Scrollworks will not go there. While we insist on paying our teachers fairly, we will keep the infrastructure lean to ensure that the mission remains the focus.

Sunday, March 16, 2008

Passing the Test

Ashari's dad, Benjamin, wanted Ashari to attend the symphony with me last night. He and his wife were thinking about going, too. As I've mentioned on the main MYO blog, Benjamin studied piano, cello, and violin with his aunt when he was young and is very musical himself. He asked me what Ashari should wear. I told him church clothes. He asked if he could wear shorts and a polo shirt. I told him that there would be some college students there in jeans. He decided he could do jeans and a polo shirt. He's a truck driver and lives in the housing project across from Cave9. He doesn't have a suit. But I would be proud to go to the symphony with him no matter his clothing.

I rushed home to Alabaster from Cave9, changed, and then rushed back to the Alys Stephens Center. As I stood outside the box office waiting for Ashari and her family, I looked around me with their eyes. As I paced between the pillars, a man in a suit kept checking on my whereabouts. The older couples and the volunteers arriving to work raked me up and down with an examination and evaluation. My clothes were nice, but my messenger bag doesn't match. However, I am confident in my place at the symphony, so I faced the trial without flinching. But, had Benjamin and Ashari arrived before me, I cannot imagine how they might have felt standing there, waiting to attend their first symphony concert and being scrutinized with critical eyes.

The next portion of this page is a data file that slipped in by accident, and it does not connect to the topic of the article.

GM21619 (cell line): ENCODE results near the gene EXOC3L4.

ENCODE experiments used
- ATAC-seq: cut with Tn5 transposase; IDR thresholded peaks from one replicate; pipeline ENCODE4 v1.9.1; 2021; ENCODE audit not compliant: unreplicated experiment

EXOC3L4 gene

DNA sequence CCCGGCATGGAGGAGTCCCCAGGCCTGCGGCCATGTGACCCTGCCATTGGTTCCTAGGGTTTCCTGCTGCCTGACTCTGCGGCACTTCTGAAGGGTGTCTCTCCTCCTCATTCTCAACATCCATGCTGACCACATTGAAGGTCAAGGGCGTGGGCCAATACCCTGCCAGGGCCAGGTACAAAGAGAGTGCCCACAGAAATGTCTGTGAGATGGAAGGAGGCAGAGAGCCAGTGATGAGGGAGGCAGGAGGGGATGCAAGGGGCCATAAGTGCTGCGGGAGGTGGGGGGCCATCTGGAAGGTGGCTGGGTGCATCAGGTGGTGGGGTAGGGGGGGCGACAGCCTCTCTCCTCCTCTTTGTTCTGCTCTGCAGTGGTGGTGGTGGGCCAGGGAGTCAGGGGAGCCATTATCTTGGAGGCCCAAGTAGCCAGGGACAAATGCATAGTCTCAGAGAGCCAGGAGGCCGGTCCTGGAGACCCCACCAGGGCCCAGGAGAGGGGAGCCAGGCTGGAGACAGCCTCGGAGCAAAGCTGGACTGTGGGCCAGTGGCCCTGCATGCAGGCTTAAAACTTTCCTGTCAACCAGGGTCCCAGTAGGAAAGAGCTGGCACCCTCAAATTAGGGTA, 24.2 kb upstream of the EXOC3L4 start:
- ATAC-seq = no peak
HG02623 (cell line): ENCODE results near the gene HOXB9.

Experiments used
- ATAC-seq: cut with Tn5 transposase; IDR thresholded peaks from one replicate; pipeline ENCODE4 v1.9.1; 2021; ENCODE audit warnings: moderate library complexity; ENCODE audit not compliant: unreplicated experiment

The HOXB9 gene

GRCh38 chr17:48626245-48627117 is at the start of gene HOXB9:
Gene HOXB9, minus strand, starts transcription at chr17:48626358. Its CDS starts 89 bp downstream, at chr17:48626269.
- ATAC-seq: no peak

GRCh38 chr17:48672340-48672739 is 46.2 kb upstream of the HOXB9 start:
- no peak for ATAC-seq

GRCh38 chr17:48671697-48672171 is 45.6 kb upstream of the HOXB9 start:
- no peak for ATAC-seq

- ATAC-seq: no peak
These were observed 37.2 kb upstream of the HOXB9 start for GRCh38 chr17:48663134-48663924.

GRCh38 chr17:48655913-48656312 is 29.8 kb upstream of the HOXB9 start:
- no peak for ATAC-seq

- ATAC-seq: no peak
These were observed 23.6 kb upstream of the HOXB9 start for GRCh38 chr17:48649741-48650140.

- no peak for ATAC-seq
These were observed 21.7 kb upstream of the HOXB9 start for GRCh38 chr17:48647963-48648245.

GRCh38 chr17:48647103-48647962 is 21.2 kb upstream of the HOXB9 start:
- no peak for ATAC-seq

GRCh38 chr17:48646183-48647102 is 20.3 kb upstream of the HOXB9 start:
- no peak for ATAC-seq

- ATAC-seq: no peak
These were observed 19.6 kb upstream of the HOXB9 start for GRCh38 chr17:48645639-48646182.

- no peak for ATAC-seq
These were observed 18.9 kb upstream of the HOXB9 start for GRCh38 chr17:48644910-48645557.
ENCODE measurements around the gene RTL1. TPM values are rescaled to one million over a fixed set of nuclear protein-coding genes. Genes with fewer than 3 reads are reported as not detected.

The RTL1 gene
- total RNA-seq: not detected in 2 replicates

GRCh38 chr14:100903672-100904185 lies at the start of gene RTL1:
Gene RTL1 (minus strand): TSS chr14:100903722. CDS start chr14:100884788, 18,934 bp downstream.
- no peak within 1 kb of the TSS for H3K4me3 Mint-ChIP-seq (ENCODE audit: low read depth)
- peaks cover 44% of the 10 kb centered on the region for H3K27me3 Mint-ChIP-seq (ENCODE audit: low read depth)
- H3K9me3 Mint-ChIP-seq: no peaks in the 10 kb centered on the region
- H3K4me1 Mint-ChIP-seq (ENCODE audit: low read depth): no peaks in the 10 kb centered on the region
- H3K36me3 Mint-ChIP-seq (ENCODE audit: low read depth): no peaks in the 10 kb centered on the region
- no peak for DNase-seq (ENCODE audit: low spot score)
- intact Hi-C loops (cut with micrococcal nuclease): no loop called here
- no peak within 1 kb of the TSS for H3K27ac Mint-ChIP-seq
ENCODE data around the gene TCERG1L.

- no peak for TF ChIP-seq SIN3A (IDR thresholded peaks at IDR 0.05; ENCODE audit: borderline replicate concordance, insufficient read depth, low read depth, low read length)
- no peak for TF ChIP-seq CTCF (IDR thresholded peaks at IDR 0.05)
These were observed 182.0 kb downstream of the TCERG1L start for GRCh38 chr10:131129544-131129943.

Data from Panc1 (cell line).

They never came. I was neither surprised nor disappointed. But I was disappointed in my new perception of the Alabama Symphony. I think the ASO needs people like Ashari and her family to be in the audience. Ashari is smart and musical. Her family is working hard to improve their economic situation. They value culture and someday someone in that family might not just attend the symphony but become a patron.